Require adequate transportation to be available for workers:
While mine operators must maintain a vehicle suitable to transport
sick or injured workers, transportation is not mandated in any other
circumstance. Therefore, an entire unit or group of miners could be
left without mechanical transportation for a distance of many miles
underground. In most instances, this distance would far exceed a
miner's ability to walk out of a mine while using an SCSR. In order
to remedy this situation, the legislation mandates that mechanical
transportation be available on each working section of a mine and
that this transportation be of adequate size to transport all miners
working in said section to the surface.
Require stricter certification standards for independent
contractor supervisors: Illinois mining operations routinely use
contractors for specialized projects or to assist the regular work
force. Unlike the mining work force, contractors are not certified
by the state and may not have received adequate training. This
legislation requires mine operators to have at least one certified
independent contractor supervisor to oversee independent contractors
or their employees.
The new legislation amends the Coal Mining Act to
require that individuals who supervise underground mine surface
facilities, coal preparation plants and independent contractors
engaged in the construction, demolition or dismantling of facilities
obtain competency certification from the state's Office of Mines and
Require stricter certification standards for general surface
In order to ensure
the safety of miners, the legislation prohibits methane extraction
from sealed areas of active mines, as well as from abandoned mines
that are attached to active work sites, unless specific safety
measures are in place.
Create guidelines for methane extraction:
The new legislation requires the construction of a rescue chamber in
underground mines in order to protect miners against potential
hazards in case of an emergency. The chamber is to be equipped with
first-aid materials, an oxygen-generating device and proper
accommodations for people underground awaiting rescue.
Require construction of rescue chambers in underground mines:
In order to
ensure a quick and efficient means of disseminating duties and
responsibilities to those involved in mining emergency response, the
legislation permits the Illinois Department of Natural Resources to
use the telecommunications center maintained by the Illinois
Emergency Management Agency.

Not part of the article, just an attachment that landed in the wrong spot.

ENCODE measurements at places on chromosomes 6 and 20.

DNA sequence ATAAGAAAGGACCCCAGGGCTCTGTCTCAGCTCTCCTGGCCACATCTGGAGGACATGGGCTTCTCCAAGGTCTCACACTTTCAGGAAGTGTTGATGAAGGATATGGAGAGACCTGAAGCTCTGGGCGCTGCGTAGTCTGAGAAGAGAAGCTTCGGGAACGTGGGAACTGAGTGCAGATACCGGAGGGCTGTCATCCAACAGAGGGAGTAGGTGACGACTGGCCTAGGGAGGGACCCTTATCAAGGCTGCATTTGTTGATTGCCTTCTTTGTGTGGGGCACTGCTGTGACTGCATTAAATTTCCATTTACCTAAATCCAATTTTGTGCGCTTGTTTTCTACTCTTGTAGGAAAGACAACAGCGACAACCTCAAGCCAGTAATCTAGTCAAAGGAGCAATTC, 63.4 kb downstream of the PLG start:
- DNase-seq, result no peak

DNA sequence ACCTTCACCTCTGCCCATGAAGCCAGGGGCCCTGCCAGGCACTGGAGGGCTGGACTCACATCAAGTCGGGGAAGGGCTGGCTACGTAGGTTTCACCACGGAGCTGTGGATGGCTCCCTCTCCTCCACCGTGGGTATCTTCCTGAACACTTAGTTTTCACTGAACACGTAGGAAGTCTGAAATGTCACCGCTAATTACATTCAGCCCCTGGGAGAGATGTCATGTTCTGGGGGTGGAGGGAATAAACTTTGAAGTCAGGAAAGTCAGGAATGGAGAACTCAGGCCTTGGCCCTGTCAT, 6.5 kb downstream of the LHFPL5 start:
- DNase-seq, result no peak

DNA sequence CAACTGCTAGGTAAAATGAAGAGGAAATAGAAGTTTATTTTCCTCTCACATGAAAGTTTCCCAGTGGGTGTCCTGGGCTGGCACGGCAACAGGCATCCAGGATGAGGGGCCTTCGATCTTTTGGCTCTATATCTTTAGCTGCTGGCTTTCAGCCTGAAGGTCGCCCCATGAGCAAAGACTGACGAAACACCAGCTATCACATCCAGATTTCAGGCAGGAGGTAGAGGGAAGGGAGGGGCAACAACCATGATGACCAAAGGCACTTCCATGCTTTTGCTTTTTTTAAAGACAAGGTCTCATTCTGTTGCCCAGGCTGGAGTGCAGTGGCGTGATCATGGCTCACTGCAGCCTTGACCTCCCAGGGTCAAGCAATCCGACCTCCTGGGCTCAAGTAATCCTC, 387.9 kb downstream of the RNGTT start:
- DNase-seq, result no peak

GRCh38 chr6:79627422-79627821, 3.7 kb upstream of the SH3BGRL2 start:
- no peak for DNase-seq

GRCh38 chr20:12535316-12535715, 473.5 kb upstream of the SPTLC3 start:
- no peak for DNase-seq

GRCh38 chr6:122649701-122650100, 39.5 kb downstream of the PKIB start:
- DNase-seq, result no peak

Provide for use of the Illinois Emergency Management Agency
Telecommunications Center for emergency response:
"This legislation is the result of collaborative efforts between
the state and the coal industry and … will help Illinois remain a
leader in mine safety," said Joe Angleton, director of the Office of
Mines and Minerals, Department of Natural Resources. "As the coal
industry re-emerges in the state, we're determined to offer the
highest possible level of protection to our men and women who go
underground each day."
Illinois coal miner safety is the No. 1 priority of the state's
Office of Mines and Minerals. State law requires a mine be inspected
once a month; however, state mine inspectors often visit mining
operations more often to ensure compliance. Routine inspections of
coal mines include checking for proper ventilation and hazardous
conditions underground and on the surface of a mine, ensuring roof
and rib control procedures are being followed, and making sure
miners are working safely and properly.
In April, Blagojevich announced the completion of the third
consecutive year that Illinois coal mines have gone without a
fatality, a milestone never before achieved in Illinois. While the
past 36 months are proof that the state's aggressive mine safety
measures are helping to keep miners safe, Senate Bill 929 will
further improve mine safety.
The legislation is effective immediately.
Illinois' coal industry is growing for the first time in over a
decade. Three new mines are expected to come on line in Illinois in
2006 -- further evidence that the coal industry is making a comeback
in Illinois. The industry began to decline in the 1990s, after
tougher federal sulfur emission standards were put in place. Since
then, advances in clean-coal technology have made it possible to
burn Illinois coal and still meet the strictest air-quality
standards in the nation.
Since coming into office, Blagojevich has demonstrated his
commitment to revitalizing Illinois' coal industry:
The governor signed a comprehensive mine safety bill that will
help keep Illinois miners safe in case of a mine emergency.
Blagojevich also has led an effort with the Illinois
congressional delegation to tout Illinois' advantages as a site for
the U.S. Department of Energy's proposed project to make electric
power and hydrogen fuel from coal with near-zero harmful emissions.
The FutureGen project site is expected to be chosen within the next
In July 2003, Blagojevich signed a law that added $300 million in
revenue bonds to the Coal Revival Program, which provides major tax
and financing incentives to large clean-coal-fueled projects.
Since 2003, the state has invested $64.7 million in coal
development projects, including the Peabody Energy Electric Prairie
State project in Washington County and the Taylorville Energy
Center, a coal gasification project in Christian County. Also, $45
million has been provided as grants to Illinois coal operators who
upgrade their facilities to make their product more competitive, as
well as more than $11 million for advanced research through the
Illinois Clean Coal Institute.
[News release from the governor's